After that, we tried to get the car aligned, but no one would because either the car was too low, or they didn’t want to touch it knowing that the engine had just been swapped. So we proceeded back to Kyle’s so we could head home. That’s where the final issue arose. 

I noticed that the car would hit certain 3-5k RPMs and the fuel would just cut off completely in 3rd gear and up. We had no idea why, and noticed that the gauge cluster was still showing PRNDL. It shouldn’t show anything, as it was a manual. So we fixed that thinking it would solve the fuel cutoff issue. It didn’t. 

Next, we decided to pull out the fuel filter because it could be so dirty that it’s not sending enough fuel to a new engine that needs more fuel. Especially after 140,000 miles. 


We started the daunting task of taking off the fuel tank, and switched filters. We put it back in, and nothing. 

Just so you know, in order to test if the cutoff issue was fixed or not, we kept having to drive down Kyle’s road and make our way to the highway. It was an annoying task. As a last resort, we reflashed the car using Kyle’s Accessport and Rebel Devil tune. It still didn’t work. 

We decided to call it quits and just head home. That’s when Kyle reminded me that we needed to fix my taillights. The taillights were stuck on, and I remember Bill in Canada had that same issue with his ST swap. So we fixed it the same way he did. 

You see, I think that when these cars are involved in crashes, the brake pedal sensor gets stuck on. Hence leaving the lights on. When this happens, you need to fix it by putting a spacer on the metal plate that pushes the button on the sensor that tells the car that the brake is NOT engaged. 

We JB-welded a spacer, said our goodbyes, and made our way home. Before I left, I told Kyle, “Wouldn’t it be funny if that brake light fix actually fixed the fuel cut-off issue? That would be a great way to end the trip, huh? By being able to actually use all of my car’s new power on the way home.” Kyle agreed with me.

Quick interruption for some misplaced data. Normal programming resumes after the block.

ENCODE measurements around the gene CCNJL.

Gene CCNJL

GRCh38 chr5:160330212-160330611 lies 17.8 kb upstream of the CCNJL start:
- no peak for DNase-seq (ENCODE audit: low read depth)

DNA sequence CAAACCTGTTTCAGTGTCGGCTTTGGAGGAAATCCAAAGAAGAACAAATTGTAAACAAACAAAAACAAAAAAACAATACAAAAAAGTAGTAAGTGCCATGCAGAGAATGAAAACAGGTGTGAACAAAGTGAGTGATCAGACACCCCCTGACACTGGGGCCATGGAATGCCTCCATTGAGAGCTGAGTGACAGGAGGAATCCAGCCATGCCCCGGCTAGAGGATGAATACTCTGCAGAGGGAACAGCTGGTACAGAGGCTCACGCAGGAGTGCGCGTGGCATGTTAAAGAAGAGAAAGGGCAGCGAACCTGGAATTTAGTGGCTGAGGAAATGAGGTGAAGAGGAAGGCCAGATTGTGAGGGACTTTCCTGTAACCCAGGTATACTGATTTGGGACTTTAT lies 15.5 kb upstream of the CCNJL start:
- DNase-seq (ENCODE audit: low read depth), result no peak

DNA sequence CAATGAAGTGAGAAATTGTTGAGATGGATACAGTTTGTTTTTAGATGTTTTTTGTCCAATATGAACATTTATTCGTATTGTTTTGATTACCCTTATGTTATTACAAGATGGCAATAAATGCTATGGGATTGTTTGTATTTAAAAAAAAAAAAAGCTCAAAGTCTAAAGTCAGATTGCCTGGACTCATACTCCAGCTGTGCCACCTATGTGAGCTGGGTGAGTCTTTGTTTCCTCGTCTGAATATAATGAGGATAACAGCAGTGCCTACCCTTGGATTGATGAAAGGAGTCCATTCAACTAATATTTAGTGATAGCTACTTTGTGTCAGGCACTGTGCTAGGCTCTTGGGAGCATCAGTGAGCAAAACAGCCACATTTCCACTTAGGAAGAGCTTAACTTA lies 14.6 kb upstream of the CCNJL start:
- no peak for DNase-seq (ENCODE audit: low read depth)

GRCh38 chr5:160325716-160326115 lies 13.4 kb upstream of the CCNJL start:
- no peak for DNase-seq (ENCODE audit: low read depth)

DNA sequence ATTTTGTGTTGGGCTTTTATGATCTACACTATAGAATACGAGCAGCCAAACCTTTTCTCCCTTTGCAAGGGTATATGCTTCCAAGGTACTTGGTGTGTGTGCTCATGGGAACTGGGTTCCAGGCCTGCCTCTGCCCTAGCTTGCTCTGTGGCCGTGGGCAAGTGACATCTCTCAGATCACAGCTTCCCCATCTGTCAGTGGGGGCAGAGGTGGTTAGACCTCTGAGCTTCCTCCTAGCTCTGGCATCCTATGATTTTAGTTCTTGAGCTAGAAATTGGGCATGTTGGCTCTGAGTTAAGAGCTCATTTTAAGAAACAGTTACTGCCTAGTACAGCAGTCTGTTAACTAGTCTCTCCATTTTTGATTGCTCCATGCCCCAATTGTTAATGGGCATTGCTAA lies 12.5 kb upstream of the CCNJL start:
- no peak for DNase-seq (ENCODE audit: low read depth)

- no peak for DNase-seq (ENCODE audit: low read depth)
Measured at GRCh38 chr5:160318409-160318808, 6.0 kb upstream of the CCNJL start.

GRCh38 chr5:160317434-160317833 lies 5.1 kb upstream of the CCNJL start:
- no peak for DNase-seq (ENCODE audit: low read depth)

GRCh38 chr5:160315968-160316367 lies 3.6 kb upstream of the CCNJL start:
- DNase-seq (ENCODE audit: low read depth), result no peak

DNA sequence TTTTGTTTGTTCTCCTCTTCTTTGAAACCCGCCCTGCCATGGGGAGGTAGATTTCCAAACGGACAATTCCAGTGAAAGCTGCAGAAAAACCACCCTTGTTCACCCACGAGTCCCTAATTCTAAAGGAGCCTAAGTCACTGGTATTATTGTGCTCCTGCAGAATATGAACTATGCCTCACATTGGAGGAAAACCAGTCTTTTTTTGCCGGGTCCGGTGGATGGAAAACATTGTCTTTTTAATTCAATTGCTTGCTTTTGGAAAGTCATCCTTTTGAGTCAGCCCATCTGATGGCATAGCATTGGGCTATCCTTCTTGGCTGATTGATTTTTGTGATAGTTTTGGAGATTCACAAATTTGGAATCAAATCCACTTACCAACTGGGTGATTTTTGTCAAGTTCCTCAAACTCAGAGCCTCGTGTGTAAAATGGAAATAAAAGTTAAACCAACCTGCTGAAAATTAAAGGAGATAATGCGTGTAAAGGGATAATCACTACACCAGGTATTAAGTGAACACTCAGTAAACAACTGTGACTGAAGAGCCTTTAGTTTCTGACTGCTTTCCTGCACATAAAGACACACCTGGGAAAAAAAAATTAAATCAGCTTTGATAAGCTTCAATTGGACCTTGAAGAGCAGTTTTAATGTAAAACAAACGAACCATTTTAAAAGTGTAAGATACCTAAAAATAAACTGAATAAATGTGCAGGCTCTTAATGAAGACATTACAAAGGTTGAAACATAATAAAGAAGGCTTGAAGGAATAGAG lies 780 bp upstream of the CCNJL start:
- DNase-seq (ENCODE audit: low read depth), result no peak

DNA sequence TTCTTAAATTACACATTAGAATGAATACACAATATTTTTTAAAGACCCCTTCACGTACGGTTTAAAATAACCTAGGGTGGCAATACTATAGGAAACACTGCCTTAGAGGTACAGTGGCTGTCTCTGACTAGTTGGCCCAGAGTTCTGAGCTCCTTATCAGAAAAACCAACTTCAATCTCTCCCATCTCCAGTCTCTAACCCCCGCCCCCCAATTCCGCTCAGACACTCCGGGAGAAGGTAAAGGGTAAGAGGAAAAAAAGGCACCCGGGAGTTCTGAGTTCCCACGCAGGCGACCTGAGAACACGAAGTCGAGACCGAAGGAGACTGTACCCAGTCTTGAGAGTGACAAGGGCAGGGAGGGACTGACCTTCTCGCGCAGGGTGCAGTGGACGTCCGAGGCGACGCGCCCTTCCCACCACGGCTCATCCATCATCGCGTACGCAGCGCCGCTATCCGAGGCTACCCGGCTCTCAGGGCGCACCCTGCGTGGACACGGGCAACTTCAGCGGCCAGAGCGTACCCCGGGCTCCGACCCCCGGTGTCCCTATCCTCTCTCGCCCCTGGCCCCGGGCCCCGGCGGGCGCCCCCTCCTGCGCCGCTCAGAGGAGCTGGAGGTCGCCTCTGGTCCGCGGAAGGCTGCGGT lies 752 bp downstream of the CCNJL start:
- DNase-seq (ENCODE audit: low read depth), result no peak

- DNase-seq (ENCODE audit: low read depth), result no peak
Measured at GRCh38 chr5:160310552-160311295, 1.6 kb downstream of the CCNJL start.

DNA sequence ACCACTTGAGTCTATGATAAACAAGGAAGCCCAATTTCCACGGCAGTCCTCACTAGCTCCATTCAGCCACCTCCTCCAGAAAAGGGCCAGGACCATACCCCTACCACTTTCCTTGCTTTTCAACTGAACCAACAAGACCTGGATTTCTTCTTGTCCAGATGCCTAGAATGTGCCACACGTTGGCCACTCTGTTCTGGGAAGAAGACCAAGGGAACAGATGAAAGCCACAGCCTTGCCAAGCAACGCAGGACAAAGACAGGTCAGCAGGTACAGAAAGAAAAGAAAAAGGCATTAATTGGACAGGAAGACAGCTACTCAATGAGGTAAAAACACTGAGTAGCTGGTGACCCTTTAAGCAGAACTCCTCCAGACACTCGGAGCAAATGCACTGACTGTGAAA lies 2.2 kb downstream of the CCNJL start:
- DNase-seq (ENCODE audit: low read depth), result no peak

As Brice and I proceeded down Kyle’s road once more, I told Brice, “I know you probably don’t pray much, but can you pray that this fixes the issue?” We both proceeded to pray. 

We hit the highway as I hit first, and it goes through the full rev range like before. Hit 2nd, and the same. 3rd is where it was giving us the issues. So I tell Brice, “Here we go! Let’s hope God answers us again!” I step on it and HOLY MOTHER OF BOOST! It had worked! We were using my car’s full power! Brice and I were so happy! It was an awesome way to end the trip! I called Kyle and told him the good news and he was so happy! 

I believe what happened was, that since the brake sensor was stuck, the car thought it was braking and it was telling the PCM not to give it fuel because well, the car is braking. So, by fixing the sensor, it fixed the fuel cutoff issue! 


After that,  Brice and I proceeded home with massive smiles. We made it home safely, and Brice even had a new ST bumper for his sedan! It took almost exactly 48 hours for the ST sedan engine swap to be completed. That is the fastest one recorded. I am also the first Focus sedan in the US to have the full ST body and drivetrain swapped into a sedan. 7th with a sedan ST engine swap. So now, my car is ST7. I even created a logo for it! 

Right now though, the car has 2 main issues I need to fix. One is the BCM and ABS. The car has no speedometer because for whatever reason, the BCM is not picking up the ABS module. This occurred with the old engine too, and since the only thing left on the car from the old engine is the BCM, we have concluded that a new one is needed. I will then need to reflash the new BCM and give it a PATS reset as well. 

The other issue is my steering wheel buttons and horn don’t work. Mike is helping me out by sending me the steering wheel buttons and a new harness to fix the issue. 

Part 2 will conclude these fixes and will conclude the ST swap coverage. 

Thanks you so much for everyone who continues to tune in and GodSpeed!